What should a conservative think after the Civil Rights Movement? Every recognizably conservative political principle—localism, gradualism, reverence for tradition—would seem to have been on the side of the “white moderates” whom King targeted in his “Letter from Birmingham Jail.” So far as I can tell, this problem has driven conservative intellectuals for sixty years to try out ever-new iterations of “neoconservatism” (from Daniel Bell to Michael Novak to Paul Wolfowitz and beyond). They all want, reasonably, to oppose both the excesses of liberalism and the racial blindnesses of paleo-conservatism.
Yoram Hazony is the latest in this line of post-Civil-Rights conservatives. But he distinguishes himself from the neocons by arguing that most or all of them have conceded too much to the political theory of their liberal opponents. In his new Conservatism: A Rediscovery, he offers a fresh, bold, erudite, and emphatically non-liberal take on what American conservatives should believe and want for their country. It should be read in full by anyone who has wondered what, if anything, a “conservative” politics could look like in our post-2016 landscape.
Conservative Political Theory
Hazony is an academic political theorist. All of us in that profession try hard to show our fellow Americans that the years we spend poring over old books have not been wasted, or that ideas have (political) consequences. The late Harry Jaffa and his students have popularized one version of this academic sales pitch: John Locke’s political philosophy can explain what made our Founding great, while the Progressives’ deviations from that philosophy can explain what has since gone wrong with our country. Hazony takes this pitch and more or less inverts it, replacing “Locke” with “Fortescue” and “the Progressives” with “Locke.”
Hazony belongs to an older school of American conservatives deeply suspicious of Lockean individualism, of whom the best-known representative is currently Patrick Deneen. But where Deneen’s book mainly critiqued liberalism, Hazony articulates a positive alternative. For the first time in a generation or more, American readers are presented with a full-fledged and non-Lockean conservative political theory. (Deneen insisted that only the small postliberal communities of the unseen future will be competent to produce such a theory.)
Hazony’s book is likely to be as influential as Russell Kirk’s The Conservative Mind. His theory has much in common with Kirk’s, but he thinks Kirk was too soft on Southern slavery and its legacy. Hazony does not defend mere “political conservatism,” which would revere national traditions as such and so tends toward relativism. He defends the specific tradition of “Anglo-American conservatism,” which in turn is “the best-known modern version” of “biblical political thought.” Indeed, “a political theory in the conservative tradition cannot be made to work without the God of Scripture.” And the God of Scripture condemns slavery and injustice; QED. Not all national traditions are created equal.
This foregrounding of God and the Bible is the most distinctive feature of Hazony’s version of conservatism. For him, all ten of the Ten Commandments ought to be the basis for our nation’s social and political life. This position was uncontroversial in the West for many centuries, but today it is held by virtually no other prominent Western political thinker (with the notable exception of Benedict XVI). As Hazony argues, “one of the chief reasons for the dissolution that is visible everywhere in the Western nations today is the fact that principles such as the public acknowledgment of God, the honor given to parents by their adult children, loyalty within marriage, and observance of the sabbath have been banished from public life and relegated to ‘the private sphere.’” Hazony goes so far as to accuse the American Founders of having failed to appreciate this point sufficiently. And he offers the dire prediction that “the American nation will not endure without a return [of] religion to public life.”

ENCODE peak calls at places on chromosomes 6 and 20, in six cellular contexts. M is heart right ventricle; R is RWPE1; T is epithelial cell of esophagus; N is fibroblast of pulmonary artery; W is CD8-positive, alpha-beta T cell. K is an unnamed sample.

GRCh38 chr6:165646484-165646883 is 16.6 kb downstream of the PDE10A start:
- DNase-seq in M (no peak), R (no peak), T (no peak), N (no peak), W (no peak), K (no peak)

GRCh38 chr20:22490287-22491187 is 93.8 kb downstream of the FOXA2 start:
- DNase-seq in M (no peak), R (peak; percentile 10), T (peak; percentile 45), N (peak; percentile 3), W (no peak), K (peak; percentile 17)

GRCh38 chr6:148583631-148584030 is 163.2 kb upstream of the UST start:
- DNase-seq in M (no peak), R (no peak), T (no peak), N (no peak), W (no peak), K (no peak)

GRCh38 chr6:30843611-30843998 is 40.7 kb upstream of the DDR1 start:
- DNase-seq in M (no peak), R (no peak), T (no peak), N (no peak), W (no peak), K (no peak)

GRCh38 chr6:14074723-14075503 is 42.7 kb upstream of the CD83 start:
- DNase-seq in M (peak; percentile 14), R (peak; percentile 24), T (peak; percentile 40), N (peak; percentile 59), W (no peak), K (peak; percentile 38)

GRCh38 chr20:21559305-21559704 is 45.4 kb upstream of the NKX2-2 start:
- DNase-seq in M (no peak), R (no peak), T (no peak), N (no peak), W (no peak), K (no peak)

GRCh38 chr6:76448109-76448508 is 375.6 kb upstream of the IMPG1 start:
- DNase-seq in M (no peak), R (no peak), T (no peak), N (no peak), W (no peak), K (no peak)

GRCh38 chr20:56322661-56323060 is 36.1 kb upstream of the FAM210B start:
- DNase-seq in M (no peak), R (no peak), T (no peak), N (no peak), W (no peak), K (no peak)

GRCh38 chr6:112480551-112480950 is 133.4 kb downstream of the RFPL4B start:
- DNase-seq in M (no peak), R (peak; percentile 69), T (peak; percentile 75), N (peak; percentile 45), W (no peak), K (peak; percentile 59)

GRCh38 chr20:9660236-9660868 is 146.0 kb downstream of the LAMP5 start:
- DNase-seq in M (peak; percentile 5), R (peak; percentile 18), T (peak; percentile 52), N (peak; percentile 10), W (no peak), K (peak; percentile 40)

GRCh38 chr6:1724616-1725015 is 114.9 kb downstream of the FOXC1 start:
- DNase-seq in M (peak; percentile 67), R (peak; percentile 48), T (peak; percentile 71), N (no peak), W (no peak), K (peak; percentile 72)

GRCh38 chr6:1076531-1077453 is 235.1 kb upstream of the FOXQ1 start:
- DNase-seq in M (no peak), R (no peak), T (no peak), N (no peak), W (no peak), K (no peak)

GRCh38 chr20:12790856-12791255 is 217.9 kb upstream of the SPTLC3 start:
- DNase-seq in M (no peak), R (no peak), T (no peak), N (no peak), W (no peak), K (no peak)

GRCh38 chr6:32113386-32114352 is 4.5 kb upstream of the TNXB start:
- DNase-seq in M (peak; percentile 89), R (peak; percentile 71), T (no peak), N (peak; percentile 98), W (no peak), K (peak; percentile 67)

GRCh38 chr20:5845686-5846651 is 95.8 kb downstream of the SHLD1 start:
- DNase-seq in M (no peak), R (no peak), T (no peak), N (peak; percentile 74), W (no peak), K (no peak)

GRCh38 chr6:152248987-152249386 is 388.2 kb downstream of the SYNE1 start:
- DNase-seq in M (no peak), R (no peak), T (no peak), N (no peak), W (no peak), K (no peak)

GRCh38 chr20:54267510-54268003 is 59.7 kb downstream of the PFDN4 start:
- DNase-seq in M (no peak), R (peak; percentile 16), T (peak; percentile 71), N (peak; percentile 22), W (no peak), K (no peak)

One can still hear these Falwellian observations in a few American churches, but it is many decades since they were supported with anything like Hazony’s sophistication and philosophic rigor. The core of his argument is a well-worked-out theory of the “causes of human health and prosperity,” both for individuals and for societies. Its most striking feature is Hazony’s unremitting emphasis on humans’ natural desire to be honored by others and to show honor where it is deserved. He demonstrates at length why this premodern concept of honor—along with related concepts such as loyalty, kindred, hierarchy, and constraint—must be at the heart of any reasonable political theory. For this reason alone, his book makes another essential and indispensable contribution to our ongoing, and urgently needed, recovery of classical political thought.
What’s Wrong with America
Hazony’s theoretical insights lead him to some bracingly original observations. For example, he points out that even the Civil Rights Movement’s justly celebrated liberal triumphs have now turned out to have “been achieved superficially, without arriving at a settlement that could endure the test of generations.” Instead of trying even harder to secure autonomy for rights-bearing individuals, then, we ought to be strengthening the mutual honor and loyalty between the cohesive “tribes” that make up our diverse nation (where “tribes” can be “religious, ethnic, sectoral, professional,” ideological, or partisan groupings). Above all, we must “ensure that the descendants of slaves are an integral and honored part of the American nation.” These intriguing but underdeveloped suggestions point toward a communitarianism that might, at long last, begin to overcome decades of conservative tone-deafness on racial issues.
Hazony’s Biblical moralism also allows him to talk with refreshing clarity about some of our society’s worst spiritual illnesses. He speaks of pornography, drug use, and the widespread abandonment of the elderly as the manifest evils they are, without apology. He points to the “dissolution of the family” as “the great plague of our time,” whose cause is “the incapacity of adults to keep a marriage from failing.” He traces that incapacity further back to the massive shift in “the economy of honors” that occurred in the 1960s, when “marriage and child-rearing ceased to be honored” above alternative sexual practices, and “age-old stigmas against divorce, adultery, cohabitation, abortion, single motherhood, homosexual unions, pornography, prostitution, and many other formerly disreputable behaviors were disarmed.” I believe my undergraduates would call this book “based.”